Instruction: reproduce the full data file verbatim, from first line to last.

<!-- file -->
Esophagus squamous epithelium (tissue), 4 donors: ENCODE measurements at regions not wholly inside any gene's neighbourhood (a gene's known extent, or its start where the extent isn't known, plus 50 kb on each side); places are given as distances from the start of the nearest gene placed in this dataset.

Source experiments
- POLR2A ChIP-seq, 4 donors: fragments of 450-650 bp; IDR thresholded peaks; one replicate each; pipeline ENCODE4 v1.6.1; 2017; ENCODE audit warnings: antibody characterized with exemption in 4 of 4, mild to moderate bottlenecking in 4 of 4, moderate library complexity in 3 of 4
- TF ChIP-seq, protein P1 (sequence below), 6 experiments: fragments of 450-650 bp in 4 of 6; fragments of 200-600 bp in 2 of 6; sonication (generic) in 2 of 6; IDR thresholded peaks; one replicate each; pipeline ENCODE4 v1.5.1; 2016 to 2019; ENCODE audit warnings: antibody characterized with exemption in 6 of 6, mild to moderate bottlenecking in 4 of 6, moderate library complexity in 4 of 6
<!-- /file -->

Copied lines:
Esophagus squamous epithelium (tissue), 4 donors: ENCODE measurements at regions not wholly inside any gene's neighbourhood (a gene's known extent, or its start where the extent isn't known, plus 50 kb on each side); places are given as distances from the start of the nearest gene placed in this dataset.

Source experiments
- POLR2A ChIP-seq, 4 donors: fragments of 450-650 bp; IDR thresholded peaks; one replicate each; pipeline ENCODE4 v1.6.1; 2017; ENCODE audit warnings: antibody characterized with exemption in 4 of 4, mild to moderate bottlenecking in 4 of 4, moderate library complexity in 3 of 4
- TF ChIP-seq, protein P1 (sequence below), 6 experiments: fragments of 450-650 bp in 4 of 6; fragments of 200-600 bp in 2 of 6; sonication (generic) in 2 of 6; IDR thresholded peaks; one replicate each; pipeline ENCODE4 v1.5.1; 2016 to 2019; ENCODE audit warnings: antibody characterized with exemption in 6 of 6, mild to moderate bottlenecking in 4 of 6, moderate library complexity in 4 of 6